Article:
Tuesday, January 6, 2009

Justice by percentage

Ta-Nehisi Coates gets interviewed on NPR and James Poulos reflects:
Ta-Nehisi was challenged to affirm that a Senate which lacked even one black Senator, in this day and age, was by definition an unjust and/or unacceptable Senate. . . . "Okay," I told the radio evenly, "imagine I grant that a Senate without any black and/or African(-)American Senators is unjust and/or unacceptable. Why doesn’t the minimum threshhold then become two such Senators? Or three? Or…?"
Or how about 12? If 12% of the U.S. population is black, and the Senate is a representative institution, then why aren't blacks equally represented? And why aren't there 51 women senators? Why don't we have a Senate that "looks like America"?

We are once again back to the liberal fetish of equality, rooted in the hidden premise that equality and justice are the same thing, the obverse of which is that wherever one finds inequality, one has also found injustice. And James discovers CNN giving voice to Latinos who assert that they are underrepresented in the Obama Cabinet.

The unexamined "truth" that equality and justice are synonymous is pernicious enough when it involves ethnic mau-mauing over political spoils. Egalitarianism is actually more dangerous when applied to economics, as Ronald Reagan once wryly observed:
We have so many people who can't see a fat man standing beside a thin one without coming to the conclusion that the fat man got that way by taking advantage of the thin one.
And it is this same egalitarian fallacy, I have argued, that motivates both feminism and the gay-rights movement. Mere liberty -- the freedom to live their lives with a minimum of government interference -- will not do. Rather, they demand that the coercive power of government be applied to rearrange society for their benefit.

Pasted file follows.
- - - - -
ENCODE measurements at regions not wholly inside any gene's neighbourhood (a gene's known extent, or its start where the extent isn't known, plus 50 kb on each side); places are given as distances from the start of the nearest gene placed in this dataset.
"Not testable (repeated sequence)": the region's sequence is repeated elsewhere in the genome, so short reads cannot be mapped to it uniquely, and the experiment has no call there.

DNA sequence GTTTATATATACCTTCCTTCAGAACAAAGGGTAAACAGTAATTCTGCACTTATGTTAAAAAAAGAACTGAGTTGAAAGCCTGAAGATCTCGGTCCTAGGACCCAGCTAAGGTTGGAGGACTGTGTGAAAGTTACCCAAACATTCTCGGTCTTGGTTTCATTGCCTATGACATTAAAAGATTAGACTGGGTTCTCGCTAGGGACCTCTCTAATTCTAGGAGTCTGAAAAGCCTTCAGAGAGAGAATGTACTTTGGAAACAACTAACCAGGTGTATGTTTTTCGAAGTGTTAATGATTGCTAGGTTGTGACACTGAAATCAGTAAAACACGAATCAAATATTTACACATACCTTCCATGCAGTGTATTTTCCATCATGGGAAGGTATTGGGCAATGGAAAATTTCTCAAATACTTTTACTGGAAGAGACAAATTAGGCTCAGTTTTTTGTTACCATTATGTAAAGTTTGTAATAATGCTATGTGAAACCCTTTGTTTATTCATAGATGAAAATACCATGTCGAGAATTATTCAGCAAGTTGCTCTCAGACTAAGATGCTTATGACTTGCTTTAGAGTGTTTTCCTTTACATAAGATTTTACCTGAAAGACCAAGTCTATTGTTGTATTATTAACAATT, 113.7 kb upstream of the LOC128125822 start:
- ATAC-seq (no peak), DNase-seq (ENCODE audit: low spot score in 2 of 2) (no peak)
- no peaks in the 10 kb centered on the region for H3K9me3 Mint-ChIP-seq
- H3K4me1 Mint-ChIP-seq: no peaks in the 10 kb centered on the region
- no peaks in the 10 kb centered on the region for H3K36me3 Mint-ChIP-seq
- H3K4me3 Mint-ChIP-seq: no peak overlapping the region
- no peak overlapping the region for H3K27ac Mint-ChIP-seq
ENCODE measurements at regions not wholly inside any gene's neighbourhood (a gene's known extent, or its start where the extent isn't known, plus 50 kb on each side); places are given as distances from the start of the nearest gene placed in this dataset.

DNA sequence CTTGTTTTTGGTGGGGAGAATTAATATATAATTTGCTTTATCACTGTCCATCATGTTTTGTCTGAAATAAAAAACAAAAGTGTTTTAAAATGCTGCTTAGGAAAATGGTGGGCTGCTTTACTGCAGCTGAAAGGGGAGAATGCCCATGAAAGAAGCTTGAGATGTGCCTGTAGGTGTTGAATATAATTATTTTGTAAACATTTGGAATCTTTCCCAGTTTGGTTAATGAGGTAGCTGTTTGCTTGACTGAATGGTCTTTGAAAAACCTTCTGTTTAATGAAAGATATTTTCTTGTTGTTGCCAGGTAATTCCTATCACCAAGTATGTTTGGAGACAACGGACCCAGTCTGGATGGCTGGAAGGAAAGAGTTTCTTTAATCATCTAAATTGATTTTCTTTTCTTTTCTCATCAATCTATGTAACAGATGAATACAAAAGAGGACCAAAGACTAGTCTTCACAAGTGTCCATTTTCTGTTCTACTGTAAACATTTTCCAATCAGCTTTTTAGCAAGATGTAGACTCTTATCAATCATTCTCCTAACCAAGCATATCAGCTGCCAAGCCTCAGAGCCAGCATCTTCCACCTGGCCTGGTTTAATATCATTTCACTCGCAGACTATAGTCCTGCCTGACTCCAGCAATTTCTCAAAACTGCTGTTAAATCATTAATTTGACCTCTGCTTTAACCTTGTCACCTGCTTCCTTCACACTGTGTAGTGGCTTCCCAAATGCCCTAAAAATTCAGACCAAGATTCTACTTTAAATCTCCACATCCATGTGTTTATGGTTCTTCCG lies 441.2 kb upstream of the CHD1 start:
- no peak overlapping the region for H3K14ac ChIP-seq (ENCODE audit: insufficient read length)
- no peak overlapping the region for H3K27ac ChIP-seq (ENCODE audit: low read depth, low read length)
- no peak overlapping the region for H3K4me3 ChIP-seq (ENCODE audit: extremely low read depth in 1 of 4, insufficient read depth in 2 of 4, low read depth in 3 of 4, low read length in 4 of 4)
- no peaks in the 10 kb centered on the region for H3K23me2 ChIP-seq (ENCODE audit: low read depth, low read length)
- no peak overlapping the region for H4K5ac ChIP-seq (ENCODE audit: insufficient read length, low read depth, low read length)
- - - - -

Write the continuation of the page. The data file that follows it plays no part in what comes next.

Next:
Believe me, sir, those who attempt to level, never equalize. In all societies, consisting of various descriptions of citizens, some description must be uppermost. The levelers, therefore, only change and pervert the natural order of things; they load the edifice of society by setting up in the air what the solidity of the structure requires to be on the ground.
The egalitarian fallacy rears its ugly head not merely in complaints of underrepresentation, but in overrepresentation, as in the ADL's fearfulness that some people suspect Jews of controlling Hollywood. Well, they do -- so what? And, to bring the subject back around to the Senate, while Jews are less than 2% of the U.S. population, they are 14% of the Senate. My own ethnic group, redneckus Americanus, might be said to be overrepresented among NASCAR drivers and country music stars. Is this evidence of a fiendish hillbilly conspiracy?

When children are thwarted, they are wont to complain, "That's not fair!" And as my parents inevitably replied, "Whoever told you life was supposede to be fair?" There is something puerile in the complaint that every inequality is unfair. Political maturity -- statesmanship -- requires a certain indifference to such complaints, and if Obama can resist pressure to apportion his appointments by quota, he will deserve praise for his statesmanship.

1 comment:

  1. Anybody who sincerely believed the election of 0bama as president would finally mean the end of the race-grievance industry with its quotas and victim-pimping, was quite simply an idiot. It's like assuming that making a terrorist a head of state and giving him a Nobel Peace Prize would mean the end of terrorism.

    All together now, people: When you reward a behavior, you get more of it.